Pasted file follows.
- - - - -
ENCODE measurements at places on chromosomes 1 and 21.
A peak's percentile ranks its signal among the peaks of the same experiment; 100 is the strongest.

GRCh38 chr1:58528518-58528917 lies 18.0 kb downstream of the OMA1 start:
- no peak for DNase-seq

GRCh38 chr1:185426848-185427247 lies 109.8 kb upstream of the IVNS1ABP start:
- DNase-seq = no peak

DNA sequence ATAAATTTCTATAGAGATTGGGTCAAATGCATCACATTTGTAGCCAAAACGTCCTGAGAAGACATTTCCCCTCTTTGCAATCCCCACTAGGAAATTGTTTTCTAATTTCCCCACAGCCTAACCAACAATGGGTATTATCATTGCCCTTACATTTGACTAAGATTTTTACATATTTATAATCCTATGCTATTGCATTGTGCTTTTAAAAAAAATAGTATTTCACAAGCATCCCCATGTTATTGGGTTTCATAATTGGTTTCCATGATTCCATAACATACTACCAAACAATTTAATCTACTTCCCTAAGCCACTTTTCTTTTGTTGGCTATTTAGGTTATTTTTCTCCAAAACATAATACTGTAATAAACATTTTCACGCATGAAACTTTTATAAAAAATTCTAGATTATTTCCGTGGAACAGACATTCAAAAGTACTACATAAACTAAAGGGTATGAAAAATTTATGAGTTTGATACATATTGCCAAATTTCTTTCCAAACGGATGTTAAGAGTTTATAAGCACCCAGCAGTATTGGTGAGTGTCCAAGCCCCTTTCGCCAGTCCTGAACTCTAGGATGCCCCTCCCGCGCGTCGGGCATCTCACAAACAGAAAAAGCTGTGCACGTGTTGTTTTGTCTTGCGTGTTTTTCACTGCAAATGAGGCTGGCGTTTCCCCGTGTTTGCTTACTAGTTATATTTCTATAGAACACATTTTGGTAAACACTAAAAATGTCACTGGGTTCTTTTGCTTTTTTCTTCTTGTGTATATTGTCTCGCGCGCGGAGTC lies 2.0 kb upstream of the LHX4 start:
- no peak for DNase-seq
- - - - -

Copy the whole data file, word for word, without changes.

ENCODE measurements at places on chromosomes 1 and 21.
A peak's percentile ranks its signal among the peaks of the same experiment; 100 is the strongest.

GRCh38 chr1:58528518-58528917 lies 18.0 kb downstream of the OMA1 start:
- no peak for DNase-seq

GRCh38 chr1:185426848-185427247 lies 109.8 kb upstream of the IVNS1ABP start:
- DNase-seq = no peak

DNA sequence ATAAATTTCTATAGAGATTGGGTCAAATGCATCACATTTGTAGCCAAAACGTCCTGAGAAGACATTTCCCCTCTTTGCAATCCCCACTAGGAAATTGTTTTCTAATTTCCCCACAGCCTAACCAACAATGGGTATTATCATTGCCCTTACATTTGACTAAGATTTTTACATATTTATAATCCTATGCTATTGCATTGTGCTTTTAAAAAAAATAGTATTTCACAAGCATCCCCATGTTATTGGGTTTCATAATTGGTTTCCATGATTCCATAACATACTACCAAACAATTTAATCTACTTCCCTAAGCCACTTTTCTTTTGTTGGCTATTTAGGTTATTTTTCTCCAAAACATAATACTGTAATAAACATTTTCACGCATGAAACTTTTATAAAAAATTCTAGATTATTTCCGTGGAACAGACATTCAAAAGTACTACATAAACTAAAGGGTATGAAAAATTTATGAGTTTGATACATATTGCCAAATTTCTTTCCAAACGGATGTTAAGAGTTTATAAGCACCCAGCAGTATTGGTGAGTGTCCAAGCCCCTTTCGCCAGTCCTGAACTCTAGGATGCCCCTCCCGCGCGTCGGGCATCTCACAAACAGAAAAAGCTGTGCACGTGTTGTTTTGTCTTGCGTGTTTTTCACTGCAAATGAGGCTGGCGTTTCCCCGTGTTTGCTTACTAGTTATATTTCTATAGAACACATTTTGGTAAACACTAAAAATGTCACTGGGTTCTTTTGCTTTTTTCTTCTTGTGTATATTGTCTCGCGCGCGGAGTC lies 2.0 kb upstream of the LHX4 start:
- no peak for DNase-seq